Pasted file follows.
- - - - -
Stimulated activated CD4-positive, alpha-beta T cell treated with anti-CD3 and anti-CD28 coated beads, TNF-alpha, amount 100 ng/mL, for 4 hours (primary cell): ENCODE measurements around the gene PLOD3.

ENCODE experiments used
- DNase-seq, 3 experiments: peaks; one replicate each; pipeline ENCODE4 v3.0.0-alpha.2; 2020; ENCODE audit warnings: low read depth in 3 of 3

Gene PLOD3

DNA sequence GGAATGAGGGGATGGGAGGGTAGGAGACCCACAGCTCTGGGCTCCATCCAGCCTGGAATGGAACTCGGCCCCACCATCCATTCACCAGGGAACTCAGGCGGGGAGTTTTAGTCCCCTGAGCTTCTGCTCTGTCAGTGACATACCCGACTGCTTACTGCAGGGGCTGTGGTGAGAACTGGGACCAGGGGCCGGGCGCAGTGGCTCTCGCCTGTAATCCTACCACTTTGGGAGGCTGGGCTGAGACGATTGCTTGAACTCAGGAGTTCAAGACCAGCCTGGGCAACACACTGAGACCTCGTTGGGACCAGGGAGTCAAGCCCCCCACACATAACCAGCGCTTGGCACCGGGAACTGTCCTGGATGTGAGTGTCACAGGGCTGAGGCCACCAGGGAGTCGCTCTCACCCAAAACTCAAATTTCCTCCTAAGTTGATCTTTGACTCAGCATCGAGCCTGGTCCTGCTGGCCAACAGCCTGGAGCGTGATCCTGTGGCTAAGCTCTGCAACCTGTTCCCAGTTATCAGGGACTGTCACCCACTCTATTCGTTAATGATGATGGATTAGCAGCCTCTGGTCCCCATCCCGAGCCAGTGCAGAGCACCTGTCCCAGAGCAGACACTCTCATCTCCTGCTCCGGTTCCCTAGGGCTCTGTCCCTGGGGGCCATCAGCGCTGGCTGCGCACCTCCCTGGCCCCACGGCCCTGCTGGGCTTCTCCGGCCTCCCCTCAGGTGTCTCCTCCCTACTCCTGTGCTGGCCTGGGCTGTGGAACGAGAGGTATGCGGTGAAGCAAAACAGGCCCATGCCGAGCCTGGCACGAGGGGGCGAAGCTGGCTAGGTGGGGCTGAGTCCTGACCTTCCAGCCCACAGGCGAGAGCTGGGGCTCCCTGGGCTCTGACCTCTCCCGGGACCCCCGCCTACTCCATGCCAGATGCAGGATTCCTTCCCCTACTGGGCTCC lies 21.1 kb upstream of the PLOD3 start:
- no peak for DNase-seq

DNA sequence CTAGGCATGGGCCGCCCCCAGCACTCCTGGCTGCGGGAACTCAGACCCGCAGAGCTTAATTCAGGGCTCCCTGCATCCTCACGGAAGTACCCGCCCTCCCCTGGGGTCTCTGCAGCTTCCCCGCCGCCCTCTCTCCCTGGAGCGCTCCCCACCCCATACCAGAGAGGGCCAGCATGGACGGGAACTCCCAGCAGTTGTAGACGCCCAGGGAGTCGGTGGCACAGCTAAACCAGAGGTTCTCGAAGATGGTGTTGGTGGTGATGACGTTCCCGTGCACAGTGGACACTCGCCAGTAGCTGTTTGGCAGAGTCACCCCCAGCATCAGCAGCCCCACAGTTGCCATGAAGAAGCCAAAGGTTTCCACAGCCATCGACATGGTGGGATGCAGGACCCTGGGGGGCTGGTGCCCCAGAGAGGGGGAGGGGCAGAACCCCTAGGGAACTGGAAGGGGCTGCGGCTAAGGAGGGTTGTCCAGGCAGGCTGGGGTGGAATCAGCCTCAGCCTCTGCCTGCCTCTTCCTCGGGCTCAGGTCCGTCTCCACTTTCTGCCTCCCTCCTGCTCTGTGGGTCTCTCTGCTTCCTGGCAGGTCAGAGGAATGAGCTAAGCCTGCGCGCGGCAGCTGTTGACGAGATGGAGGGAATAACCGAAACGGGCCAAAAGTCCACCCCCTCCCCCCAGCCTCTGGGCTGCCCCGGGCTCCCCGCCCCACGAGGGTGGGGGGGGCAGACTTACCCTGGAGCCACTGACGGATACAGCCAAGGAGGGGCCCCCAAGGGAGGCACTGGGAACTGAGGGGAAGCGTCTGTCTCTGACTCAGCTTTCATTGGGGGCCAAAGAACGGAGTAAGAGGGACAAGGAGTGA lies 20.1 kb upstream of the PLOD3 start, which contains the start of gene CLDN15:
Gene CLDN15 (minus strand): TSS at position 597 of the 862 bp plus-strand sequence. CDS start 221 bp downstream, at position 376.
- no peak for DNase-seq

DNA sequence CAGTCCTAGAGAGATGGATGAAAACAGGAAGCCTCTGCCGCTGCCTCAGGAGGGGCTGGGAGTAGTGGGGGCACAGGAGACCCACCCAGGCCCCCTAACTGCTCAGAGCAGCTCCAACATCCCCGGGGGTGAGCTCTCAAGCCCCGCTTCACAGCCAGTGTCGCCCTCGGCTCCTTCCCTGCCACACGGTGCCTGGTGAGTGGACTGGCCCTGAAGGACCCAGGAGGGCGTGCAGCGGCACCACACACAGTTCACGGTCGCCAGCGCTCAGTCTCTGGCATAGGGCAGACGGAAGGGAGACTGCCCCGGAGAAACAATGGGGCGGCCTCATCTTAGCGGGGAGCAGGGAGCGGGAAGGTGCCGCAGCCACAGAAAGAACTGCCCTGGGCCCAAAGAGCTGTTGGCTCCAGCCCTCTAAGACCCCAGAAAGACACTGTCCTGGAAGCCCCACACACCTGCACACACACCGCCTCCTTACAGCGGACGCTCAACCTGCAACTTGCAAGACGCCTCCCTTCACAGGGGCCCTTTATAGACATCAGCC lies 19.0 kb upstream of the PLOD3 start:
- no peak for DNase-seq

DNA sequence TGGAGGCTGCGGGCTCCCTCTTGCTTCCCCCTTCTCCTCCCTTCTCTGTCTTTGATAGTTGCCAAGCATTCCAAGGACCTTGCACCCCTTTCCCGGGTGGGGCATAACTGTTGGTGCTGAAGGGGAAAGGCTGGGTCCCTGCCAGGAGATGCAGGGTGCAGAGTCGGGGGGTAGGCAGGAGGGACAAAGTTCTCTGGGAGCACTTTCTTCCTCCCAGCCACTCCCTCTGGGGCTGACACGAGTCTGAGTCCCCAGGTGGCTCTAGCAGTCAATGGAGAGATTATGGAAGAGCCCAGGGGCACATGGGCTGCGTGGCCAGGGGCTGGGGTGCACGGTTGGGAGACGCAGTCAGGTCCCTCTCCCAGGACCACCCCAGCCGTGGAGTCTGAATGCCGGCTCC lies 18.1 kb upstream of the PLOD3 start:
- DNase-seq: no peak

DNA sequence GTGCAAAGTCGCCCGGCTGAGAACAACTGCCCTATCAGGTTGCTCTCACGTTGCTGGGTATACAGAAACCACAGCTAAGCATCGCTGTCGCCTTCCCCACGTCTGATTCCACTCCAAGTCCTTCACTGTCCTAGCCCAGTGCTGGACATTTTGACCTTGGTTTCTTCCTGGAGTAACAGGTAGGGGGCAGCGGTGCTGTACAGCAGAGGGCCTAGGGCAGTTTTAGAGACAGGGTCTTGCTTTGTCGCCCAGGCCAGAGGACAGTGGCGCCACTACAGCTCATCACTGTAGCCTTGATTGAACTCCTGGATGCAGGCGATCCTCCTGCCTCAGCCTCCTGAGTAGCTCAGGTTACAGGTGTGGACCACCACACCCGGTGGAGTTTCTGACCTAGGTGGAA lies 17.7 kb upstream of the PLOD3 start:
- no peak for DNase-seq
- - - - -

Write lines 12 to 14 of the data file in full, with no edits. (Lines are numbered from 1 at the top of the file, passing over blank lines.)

DNA sequence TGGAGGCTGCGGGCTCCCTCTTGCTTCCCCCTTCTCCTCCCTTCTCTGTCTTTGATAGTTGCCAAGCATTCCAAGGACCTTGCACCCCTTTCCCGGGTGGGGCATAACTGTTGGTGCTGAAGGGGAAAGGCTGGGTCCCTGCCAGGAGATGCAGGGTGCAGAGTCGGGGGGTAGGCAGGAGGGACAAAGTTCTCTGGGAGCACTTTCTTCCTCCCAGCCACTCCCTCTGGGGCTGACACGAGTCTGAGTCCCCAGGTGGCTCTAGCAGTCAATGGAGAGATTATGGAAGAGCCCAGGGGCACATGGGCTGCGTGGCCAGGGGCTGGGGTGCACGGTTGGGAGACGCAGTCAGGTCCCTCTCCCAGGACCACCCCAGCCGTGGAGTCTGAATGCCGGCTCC lies 18.1 kb upstream of the PLOD3 start:
- DNase-seq: no peak

DNA sequence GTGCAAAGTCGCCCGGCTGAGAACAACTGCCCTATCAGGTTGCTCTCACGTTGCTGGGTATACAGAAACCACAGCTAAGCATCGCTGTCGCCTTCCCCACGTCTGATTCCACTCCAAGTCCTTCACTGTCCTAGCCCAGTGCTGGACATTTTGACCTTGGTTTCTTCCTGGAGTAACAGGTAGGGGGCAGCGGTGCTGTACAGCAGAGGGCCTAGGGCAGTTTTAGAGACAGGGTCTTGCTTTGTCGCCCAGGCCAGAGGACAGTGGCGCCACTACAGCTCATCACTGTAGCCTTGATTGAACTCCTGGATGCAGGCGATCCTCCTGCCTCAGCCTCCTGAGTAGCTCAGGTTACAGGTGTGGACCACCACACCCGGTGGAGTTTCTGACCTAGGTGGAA lies 17.7 kb upstream of the PLOD3 start: